Kurdish leader’s right to liberty violated, says Turkey’s Constitutional Court

Turkey’s Constitutional Court has ruled that the lengthy imprisonment of a former head of the pro-Kurdish Peoples’ Democratic Party (HDP) violated his rights, a decision published on Friday showed, but he is expected to remain in prison due to a separate case, Reuters reported.

Selahattin Demirtaş, one of Turkey’s most popular political figures, has been in jail since November 2016 on terrorism-related charges. He faces a sentence of up to 142 years in prison in the main case against him.

The court’s decision said his pre-trial detention exceeded a reasonable period of time and that his right to personal liberty was violated, ordering the government to pay TL 50,000 ($7,300) in compensation.

A court ruled last September that Demirtaş should be released while his main trial continues. Prosecutors then launched a new investigation into him and again requested his arrest after the lifting of the previous detention order. The Constitutional Court ruling concerns the detention for this period. Demirtaş denies the charges against him.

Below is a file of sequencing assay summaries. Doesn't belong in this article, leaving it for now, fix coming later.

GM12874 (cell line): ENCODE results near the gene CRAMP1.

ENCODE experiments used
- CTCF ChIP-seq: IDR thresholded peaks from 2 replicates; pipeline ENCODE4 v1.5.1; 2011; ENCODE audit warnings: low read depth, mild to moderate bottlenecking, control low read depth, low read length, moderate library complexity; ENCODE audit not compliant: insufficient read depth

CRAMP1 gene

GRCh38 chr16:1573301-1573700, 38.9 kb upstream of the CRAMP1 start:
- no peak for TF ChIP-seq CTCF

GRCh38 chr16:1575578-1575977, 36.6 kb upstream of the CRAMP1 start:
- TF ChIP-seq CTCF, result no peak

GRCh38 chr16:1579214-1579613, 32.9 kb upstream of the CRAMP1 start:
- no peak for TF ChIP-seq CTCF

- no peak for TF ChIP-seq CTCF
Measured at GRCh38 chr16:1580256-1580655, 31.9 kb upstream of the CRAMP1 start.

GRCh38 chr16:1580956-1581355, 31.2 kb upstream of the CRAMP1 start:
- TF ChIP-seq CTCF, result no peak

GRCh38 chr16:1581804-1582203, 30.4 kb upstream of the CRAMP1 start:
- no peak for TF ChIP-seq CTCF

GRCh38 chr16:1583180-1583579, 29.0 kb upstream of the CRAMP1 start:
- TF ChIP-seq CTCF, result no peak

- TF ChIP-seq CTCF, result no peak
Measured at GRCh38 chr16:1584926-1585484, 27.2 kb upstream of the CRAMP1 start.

Ankara accuses Demirtaş’s HDP of links to the outlawed Kurdistan Workers’ Party (PKK), which is designated a terrorist group by Turkey, the United States and the European Union. The HDP denies such links.

On November 20, 2018 the European Court of Human Rights (ECtHR) ruled that Demirtaş’s lengthy pre-trial detention was in violation of the European Convention on Human Rights, ordering the Turkish government to pay 10,000 euros in compensation and calling for his release.

Following the ECtHR decision, a Turkish appeals court upheld a four-year, eight-month sentence and in effect nullified the ECtHR decision. Demirtaş’s lawyers then brought the case to the Grand Chamber of the ECtHR.

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